Rules, they say, are meant to be broken. Rules are a necessary evil, though they can also stifle spontaneity and creativity. It isn’t too often that people gather to celebrate rules.
But that is what is happening on 26th November next! Members of the Franciscan family; friars, Poor Clare Sisters, Third Order brothers and sisters, will gather in Maynooth to celebrate and give thanks for the Rule which St. Francis of Assisi wrote and bequeathed to his followers eight centuries ago.
It is a testament to vitality of this Rule that it continues to inspire us so many centuries later. Of course, parts of the Rule of 1223 are of their time. When St. Francis prohibited friars from becoming godfathers or from riding on horseback he was challenging practices which, back then, were seriously impeding the friars from living a Gospel way of life.
In each age the friars have to discern how to live this Rule in a manner that corresponds with the customs and realities of a contemporary world. As St. Pope John XXIII (himself a Third Order Franciscan) reminded us, in the Church we are cultivating a garden, not keeping a museum!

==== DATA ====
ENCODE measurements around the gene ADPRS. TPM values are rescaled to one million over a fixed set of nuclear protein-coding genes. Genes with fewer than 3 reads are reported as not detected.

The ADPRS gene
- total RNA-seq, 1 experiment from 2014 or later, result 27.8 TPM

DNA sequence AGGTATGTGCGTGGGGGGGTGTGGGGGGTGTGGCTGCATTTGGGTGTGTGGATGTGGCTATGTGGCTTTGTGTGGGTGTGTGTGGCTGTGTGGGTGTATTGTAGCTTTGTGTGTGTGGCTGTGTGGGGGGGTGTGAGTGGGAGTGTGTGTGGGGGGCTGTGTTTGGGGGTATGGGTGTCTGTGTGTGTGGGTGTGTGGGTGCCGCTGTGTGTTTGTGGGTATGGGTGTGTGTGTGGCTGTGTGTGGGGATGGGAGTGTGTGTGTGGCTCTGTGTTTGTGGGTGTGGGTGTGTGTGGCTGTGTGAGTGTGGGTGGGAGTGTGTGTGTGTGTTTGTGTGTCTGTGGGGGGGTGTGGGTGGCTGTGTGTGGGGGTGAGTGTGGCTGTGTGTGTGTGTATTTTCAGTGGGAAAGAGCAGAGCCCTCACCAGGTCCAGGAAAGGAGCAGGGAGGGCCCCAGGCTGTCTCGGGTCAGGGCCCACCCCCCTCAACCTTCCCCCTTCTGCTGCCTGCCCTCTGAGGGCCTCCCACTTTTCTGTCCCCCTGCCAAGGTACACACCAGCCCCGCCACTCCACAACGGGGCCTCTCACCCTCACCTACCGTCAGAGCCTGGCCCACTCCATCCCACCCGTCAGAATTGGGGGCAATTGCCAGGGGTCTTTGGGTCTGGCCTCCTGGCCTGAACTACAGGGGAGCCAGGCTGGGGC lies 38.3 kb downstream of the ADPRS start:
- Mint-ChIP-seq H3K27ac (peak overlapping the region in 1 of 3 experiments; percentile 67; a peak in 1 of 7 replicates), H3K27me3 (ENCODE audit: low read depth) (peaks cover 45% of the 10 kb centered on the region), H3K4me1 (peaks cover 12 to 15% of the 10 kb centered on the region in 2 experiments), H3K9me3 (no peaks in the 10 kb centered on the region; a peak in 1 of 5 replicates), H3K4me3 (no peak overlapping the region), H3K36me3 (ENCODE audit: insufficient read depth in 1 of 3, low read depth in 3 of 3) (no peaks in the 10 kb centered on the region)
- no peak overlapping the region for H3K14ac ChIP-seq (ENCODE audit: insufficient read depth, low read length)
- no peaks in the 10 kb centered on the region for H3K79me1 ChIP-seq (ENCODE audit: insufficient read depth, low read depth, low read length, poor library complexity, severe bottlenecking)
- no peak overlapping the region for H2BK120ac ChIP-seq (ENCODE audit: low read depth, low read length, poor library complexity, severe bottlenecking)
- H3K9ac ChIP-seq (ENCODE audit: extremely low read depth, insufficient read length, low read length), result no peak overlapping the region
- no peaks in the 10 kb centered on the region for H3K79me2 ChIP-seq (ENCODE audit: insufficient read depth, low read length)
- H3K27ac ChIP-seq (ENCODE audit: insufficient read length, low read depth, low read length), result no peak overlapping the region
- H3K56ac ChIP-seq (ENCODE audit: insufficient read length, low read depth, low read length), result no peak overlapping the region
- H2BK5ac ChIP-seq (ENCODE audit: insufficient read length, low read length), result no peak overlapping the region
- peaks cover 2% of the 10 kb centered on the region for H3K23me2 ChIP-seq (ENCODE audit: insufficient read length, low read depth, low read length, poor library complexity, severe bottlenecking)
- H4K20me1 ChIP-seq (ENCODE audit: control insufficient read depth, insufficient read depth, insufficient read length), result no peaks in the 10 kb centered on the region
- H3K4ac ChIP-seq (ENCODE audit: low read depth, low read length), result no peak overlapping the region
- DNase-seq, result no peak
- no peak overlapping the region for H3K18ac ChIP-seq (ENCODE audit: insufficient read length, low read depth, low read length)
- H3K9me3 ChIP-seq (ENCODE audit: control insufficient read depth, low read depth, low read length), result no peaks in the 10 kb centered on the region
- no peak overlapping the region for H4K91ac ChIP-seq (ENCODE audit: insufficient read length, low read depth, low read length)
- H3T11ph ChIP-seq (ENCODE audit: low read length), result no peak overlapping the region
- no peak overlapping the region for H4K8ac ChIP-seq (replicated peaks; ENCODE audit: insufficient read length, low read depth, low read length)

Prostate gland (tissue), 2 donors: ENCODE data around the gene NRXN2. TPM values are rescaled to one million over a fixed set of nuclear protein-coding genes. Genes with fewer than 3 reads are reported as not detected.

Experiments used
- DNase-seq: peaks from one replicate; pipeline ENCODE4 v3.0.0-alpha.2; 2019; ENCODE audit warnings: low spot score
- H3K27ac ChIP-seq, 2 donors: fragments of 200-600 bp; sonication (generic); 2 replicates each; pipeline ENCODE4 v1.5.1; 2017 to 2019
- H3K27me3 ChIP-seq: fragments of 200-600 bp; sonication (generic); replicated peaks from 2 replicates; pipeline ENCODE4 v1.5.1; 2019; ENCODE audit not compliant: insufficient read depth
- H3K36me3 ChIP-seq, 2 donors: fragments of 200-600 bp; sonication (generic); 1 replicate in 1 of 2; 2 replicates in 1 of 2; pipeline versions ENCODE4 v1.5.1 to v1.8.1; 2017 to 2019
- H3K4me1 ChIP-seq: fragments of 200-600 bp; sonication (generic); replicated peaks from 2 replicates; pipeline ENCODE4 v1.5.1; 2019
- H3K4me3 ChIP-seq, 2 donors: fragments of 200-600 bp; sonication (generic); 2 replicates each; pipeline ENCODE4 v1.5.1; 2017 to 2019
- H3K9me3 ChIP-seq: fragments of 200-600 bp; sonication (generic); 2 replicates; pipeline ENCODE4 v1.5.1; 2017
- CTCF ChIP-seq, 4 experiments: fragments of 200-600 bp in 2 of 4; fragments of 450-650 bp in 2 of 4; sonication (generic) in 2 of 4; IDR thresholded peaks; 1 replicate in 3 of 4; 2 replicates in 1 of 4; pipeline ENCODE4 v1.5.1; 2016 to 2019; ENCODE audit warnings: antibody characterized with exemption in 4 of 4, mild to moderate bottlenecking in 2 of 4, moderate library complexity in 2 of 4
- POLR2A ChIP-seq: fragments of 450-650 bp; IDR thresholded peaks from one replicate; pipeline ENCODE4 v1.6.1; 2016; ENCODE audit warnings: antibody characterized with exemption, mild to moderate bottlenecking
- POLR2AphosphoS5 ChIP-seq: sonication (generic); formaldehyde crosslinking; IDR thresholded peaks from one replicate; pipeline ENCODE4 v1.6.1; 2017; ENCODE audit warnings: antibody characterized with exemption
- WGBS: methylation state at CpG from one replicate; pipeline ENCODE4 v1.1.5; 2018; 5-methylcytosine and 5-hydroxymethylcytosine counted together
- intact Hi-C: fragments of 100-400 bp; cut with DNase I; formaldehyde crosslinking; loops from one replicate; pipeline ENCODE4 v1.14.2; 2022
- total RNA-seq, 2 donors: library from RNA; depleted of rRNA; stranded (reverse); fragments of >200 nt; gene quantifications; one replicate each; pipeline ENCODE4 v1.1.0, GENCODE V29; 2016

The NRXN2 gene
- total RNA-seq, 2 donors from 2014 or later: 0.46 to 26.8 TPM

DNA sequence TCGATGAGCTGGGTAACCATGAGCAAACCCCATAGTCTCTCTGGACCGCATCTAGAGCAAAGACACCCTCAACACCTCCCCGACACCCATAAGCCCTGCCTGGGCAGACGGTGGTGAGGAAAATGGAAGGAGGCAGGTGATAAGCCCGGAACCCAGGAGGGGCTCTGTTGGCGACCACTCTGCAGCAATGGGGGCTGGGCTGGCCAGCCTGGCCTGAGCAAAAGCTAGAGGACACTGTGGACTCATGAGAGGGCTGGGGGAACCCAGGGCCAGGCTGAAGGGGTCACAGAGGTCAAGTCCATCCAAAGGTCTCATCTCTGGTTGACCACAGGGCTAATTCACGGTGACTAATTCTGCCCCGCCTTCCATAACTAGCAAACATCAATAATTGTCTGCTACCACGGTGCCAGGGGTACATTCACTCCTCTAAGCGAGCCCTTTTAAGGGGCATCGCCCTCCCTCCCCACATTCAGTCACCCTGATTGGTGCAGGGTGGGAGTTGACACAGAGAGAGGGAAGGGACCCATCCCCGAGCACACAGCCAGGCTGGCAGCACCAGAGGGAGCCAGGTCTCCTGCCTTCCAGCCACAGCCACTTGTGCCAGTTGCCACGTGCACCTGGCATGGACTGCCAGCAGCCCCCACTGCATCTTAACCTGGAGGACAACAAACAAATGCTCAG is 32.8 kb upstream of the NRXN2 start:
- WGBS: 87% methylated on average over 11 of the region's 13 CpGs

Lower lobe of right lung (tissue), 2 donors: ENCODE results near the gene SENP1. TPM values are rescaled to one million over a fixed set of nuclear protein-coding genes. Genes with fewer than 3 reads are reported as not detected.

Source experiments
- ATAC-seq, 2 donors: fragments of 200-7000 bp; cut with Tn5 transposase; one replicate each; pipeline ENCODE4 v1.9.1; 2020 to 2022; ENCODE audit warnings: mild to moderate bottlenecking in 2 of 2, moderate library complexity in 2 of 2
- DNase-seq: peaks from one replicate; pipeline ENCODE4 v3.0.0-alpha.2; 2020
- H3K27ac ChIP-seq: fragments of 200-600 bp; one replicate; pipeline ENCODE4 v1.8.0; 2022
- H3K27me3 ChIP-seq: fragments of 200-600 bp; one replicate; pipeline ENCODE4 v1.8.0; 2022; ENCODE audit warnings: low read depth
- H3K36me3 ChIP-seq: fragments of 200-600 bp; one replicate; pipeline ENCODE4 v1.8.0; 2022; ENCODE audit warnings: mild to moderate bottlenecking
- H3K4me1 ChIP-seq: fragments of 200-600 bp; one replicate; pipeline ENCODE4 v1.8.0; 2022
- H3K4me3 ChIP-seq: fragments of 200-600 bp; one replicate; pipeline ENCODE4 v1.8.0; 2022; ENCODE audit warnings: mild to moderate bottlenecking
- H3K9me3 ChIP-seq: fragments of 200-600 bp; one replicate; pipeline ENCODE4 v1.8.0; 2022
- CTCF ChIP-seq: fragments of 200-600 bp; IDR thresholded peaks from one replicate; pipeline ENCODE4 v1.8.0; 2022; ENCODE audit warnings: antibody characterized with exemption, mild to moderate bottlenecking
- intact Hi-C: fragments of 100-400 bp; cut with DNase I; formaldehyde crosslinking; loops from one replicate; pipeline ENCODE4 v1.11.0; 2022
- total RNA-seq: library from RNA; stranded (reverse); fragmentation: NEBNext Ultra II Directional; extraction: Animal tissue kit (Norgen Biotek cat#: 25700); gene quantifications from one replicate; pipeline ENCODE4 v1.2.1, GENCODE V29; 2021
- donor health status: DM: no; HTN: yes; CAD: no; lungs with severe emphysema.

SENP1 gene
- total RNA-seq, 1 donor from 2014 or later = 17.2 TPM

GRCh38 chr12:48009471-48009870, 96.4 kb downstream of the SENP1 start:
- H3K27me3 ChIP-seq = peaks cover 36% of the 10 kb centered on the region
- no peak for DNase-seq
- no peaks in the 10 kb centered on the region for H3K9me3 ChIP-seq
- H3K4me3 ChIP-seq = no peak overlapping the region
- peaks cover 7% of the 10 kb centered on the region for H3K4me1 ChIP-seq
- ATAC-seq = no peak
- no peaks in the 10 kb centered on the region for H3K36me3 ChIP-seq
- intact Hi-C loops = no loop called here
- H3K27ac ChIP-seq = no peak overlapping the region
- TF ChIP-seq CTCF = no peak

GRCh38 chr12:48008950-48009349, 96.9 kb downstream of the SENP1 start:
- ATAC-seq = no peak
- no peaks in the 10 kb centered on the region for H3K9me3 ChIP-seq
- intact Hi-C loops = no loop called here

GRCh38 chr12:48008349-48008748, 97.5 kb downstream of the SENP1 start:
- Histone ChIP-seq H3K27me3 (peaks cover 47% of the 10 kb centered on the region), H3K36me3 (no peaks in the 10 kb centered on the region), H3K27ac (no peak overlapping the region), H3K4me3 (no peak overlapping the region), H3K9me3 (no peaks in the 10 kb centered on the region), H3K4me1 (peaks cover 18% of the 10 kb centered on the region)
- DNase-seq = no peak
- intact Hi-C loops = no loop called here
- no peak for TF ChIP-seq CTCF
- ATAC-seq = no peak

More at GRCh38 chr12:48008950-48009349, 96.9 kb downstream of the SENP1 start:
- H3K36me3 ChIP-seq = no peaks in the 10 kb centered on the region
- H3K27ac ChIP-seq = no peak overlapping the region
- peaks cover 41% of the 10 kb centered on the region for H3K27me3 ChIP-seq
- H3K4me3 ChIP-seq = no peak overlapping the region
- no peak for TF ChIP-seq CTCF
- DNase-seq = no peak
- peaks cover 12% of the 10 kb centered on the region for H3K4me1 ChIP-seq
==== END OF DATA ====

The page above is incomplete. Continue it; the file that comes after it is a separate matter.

The Rule of St. Francis is something worth celebrating. We can think of the thousands of men and women, in this country alone, who have taken up the example of St. Francis, following in the footsteps of the poor Christ. What a difference this has made! In the early thirteenth century Europe witnessed the rise of many movements committed to reform of the Church. The desire for a return to Gospel simplicity was in the air.
Some of these movements were, like the friars minor, determined to live the Gospel simply and without depending on material wealth. There were movements, like the Franciscans, committed to itinerant preaching, fraternity, mendicancy, etc.
Many of these movements, sadly, disappeared. In many cases these movements became embroiled in wasteful controversaries and conflicts. It was, in part, the Rule of 1223 which ensured that the Franciscan friars would continue their witness and ministry within the Church.
Not all rules are made to be broken! Certainly, the Rule of St. Francis is a demanding blueprint for life. But it is no more demanding than the Gospel, indeed, in the Franciscan tradition it is called the ‘marrow of the Gospel’.
If you haven’t read the Rule of St. Francis you can find it on this website, writings of St Francis.
Friar Liam Kelly OFM
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